When I think about ‘embracing equity,’ I think about the critical need to dismantle structures and processes that may be barriers to equity. But I also think about something simpler than that—I think about dismantling the societal assumptions that still exist when it comes to women. The everyday stereotypes that are applied to them—who they are, what they can do or what they can be. These still exist and they need to stop—and for them to stop, we need to acknowledge they exist and call them out.
So, what are these assumptions? Well, for me, they are varied—and they have happened in the workplace and outside. Almost every time I am out for dinner with my husband and children the server brings him the bill—there is no question like, “who would like the bill?” asked. Just an automatic assumption that the man at the table is the one who pays. Then there were the calls from my children’s primary school when one of them was sick—always to me; always making an assumption that I am the parent on duty even though the reality was that I was typically the parent who was in back-to-back meetings at work. Then there have been the workplace assumptions—like the time I was meeting with someone from outside the company I had never met before and took a junior colleague who’s a man so he could gain some experience; it was my colleague who was instantly assumed to be the more senior of us.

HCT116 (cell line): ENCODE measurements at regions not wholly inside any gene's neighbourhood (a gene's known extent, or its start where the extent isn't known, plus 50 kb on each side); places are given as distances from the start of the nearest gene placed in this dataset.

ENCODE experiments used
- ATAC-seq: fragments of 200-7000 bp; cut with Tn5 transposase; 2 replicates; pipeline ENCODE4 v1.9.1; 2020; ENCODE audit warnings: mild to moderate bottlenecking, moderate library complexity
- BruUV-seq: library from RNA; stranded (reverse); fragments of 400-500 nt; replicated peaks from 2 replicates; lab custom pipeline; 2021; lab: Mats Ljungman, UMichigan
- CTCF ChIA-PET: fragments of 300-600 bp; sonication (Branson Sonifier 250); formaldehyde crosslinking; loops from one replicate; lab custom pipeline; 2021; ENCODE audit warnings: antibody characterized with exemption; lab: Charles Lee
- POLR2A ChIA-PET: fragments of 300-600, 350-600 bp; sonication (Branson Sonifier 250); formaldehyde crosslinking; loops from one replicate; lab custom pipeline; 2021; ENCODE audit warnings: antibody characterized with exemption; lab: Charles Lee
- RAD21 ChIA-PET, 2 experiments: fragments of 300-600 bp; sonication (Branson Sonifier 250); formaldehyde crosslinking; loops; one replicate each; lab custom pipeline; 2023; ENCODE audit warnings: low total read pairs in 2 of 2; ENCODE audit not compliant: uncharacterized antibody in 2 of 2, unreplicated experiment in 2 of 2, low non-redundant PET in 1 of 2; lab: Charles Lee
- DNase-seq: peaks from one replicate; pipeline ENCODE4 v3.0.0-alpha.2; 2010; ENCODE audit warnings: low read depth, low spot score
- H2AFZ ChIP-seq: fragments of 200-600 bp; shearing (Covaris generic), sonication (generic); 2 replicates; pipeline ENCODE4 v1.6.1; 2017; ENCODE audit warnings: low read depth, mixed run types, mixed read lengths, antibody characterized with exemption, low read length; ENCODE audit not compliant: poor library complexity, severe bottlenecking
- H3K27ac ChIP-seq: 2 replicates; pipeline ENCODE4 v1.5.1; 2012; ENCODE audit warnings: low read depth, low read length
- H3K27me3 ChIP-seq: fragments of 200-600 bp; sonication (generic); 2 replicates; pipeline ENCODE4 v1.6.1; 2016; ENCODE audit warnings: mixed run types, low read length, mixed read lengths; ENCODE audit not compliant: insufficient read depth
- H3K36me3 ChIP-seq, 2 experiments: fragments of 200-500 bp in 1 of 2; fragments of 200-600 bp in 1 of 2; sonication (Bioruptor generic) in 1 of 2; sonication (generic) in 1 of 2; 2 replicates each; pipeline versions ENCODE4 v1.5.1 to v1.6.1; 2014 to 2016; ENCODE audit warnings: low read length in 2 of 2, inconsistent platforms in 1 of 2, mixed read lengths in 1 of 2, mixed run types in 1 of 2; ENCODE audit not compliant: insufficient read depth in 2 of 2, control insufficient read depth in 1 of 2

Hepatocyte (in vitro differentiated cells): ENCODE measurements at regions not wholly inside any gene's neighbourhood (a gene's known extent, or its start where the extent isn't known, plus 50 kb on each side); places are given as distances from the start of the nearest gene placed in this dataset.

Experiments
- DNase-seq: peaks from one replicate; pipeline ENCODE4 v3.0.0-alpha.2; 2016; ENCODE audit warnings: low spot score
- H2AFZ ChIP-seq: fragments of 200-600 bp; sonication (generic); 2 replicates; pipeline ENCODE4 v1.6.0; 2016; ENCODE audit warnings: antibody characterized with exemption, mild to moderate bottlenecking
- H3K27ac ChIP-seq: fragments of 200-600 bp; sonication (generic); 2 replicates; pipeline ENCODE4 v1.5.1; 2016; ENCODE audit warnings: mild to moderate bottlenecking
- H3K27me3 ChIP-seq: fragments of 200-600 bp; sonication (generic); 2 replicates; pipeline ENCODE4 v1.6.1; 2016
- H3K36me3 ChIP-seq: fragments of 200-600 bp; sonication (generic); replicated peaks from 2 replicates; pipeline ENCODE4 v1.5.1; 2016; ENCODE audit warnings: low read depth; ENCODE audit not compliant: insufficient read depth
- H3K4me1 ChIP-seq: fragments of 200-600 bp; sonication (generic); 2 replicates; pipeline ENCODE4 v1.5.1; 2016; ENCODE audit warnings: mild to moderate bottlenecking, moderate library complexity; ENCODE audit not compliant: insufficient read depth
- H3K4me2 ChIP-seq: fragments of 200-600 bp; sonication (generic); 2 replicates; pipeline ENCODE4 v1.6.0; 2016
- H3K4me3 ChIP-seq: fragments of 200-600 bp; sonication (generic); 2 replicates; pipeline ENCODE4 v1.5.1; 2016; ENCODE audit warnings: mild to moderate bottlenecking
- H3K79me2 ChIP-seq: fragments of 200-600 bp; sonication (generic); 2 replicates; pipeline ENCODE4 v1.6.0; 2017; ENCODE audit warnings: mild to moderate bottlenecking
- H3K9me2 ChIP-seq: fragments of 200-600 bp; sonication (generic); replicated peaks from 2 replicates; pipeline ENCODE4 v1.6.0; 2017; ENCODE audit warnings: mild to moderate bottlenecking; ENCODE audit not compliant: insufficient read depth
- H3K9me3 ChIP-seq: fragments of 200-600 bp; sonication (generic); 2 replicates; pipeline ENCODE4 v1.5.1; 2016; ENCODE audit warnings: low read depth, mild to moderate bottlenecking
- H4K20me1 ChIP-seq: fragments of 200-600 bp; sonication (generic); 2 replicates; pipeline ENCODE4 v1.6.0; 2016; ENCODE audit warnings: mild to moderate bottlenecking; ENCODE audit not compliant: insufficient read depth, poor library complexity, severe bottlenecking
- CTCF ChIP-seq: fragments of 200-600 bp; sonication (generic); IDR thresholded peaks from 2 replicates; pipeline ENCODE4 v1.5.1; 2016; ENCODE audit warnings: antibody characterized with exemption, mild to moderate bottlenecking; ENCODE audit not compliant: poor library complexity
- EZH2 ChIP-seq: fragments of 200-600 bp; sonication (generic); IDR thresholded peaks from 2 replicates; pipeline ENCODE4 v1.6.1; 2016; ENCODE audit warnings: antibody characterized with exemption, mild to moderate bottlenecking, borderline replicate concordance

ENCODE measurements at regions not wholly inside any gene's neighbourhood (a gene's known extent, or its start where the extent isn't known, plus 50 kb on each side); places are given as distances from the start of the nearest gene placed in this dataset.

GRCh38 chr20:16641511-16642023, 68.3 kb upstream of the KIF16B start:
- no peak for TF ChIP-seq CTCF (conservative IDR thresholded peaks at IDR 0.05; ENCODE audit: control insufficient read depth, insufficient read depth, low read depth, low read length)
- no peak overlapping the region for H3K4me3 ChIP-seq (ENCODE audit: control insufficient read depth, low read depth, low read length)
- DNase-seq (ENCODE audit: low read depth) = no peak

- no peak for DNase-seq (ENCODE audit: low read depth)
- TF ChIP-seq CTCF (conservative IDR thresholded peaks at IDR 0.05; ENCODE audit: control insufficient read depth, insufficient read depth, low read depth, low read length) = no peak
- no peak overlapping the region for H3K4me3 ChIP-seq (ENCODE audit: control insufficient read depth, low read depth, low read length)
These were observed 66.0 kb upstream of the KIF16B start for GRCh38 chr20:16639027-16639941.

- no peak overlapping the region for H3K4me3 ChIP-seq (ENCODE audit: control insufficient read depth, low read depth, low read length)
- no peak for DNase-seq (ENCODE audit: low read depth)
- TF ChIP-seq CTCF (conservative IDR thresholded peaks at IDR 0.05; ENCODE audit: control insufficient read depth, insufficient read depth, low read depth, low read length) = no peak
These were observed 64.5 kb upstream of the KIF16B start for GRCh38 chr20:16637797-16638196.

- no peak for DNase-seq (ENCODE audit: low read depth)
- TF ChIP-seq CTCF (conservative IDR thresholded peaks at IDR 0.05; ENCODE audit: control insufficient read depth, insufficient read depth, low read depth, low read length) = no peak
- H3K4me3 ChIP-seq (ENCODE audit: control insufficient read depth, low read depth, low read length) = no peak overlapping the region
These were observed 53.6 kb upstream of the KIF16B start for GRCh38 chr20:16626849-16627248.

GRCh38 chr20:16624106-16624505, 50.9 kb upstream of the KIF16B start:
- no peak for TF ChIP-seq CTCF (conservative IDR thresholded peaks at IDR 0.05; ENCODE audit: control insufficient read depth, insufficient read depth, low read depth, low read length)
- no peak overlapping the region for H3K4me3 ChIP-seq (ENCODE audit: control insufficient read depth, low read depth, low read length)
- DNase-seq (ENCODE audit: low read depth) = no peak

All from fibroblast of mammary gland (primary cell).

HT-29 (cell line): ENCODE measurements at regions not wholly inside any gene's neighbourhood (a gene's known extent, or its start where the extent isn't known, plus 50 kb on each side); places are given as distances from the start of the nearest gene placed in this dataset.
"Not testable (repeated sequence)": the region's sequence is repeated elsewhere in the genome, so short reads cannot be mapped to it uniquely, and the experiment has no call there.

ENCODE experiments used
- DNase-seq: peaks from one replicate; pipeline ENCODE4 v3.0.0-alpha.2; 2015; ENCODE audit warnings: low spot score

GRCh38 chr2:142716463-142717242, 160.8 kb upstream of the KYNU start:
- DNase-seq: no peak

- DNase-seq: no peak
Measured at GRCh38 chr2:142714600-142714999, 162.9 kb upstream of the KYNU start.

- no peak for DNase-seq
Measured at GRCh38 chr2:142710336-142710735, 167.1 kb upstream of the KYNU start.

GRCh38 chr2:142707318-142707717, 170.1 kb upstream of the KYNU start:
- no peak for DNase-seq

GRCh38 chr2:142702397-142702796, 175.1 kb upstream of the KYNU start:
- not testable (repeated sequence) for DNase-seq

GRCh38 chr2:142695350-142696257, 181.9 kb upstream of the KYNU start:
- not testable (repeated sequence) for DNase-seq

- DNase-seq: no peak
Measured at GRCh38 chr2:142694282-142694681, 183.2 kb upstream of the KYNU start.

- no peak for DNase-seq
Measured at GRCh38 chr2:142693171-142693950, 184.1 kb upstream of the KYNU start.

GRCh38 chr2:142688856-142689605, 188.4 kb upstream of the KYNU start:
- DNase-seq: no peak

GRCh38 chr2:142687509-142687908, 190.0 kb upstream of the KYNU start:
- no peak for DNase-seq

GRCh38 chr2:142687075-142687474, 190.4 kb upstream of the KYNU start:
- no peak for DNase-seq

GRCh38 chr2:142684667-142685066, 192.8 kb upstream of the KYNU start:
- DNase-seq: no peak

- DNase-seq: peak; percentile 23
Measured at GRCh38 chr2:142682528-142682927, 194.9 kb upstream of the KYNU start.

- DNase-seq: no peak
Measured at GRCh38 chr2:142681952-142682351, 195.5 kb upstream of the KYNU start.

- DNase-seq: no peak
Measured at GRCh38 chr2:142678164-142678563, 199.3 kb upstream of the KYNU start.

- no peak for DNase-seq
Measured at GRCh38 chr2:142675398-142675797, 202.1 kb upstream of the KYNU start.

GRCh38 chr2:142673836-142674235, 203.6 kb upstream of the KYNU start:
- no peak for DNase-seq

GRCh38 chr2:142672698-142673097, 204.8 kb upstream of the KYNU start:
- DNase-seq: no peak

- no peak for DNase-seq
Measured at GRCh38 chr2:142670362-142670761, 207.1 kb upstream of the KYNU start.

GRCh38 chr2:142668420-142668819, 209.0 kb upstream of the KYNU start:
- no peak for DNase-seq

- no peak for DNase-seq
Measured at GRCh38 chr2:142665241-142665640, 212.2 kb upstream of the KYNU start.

But I need to admit that I too have been guilty of this in my earlier years—I look back to when I was working at a restaurant when I was a student and I remember how I always gave the bill to the man at the table. And I am mortified to admit that I too once assumed that the man was the most senior person in the room—turns out the woman was the most senior by a long way. I never forgot how I felt when I realised that.
These may seem like minor things, especially when no offence is intended, but the fact is that these assumptions—typically inherited from long-standing social and cultural norms—continue to shape the daily experiences of women and girls. And I believe that these stereotypes undermine the collective strides we make towards gender inclusion and equity.
This is why, to coincide with this year’s International Women’s Day, we at Deloitte have decided to draw attention to some of these stereotypes and turn them on their head. Through our #ImAWomanAnd campaign, we are calling out some of the common stereotypes and we are asking everyone to do the same—and to play their part in stopping them.
So, this year to #EmbraceEquity, I am going to continue to drive critical actions when it comes to gender equality in the workplace—but I’m also going to play my part in finally stopping the gender-based stereotypes that simply have no place in the workplace or society. And I am asking you to join me. #ImAWomanAnd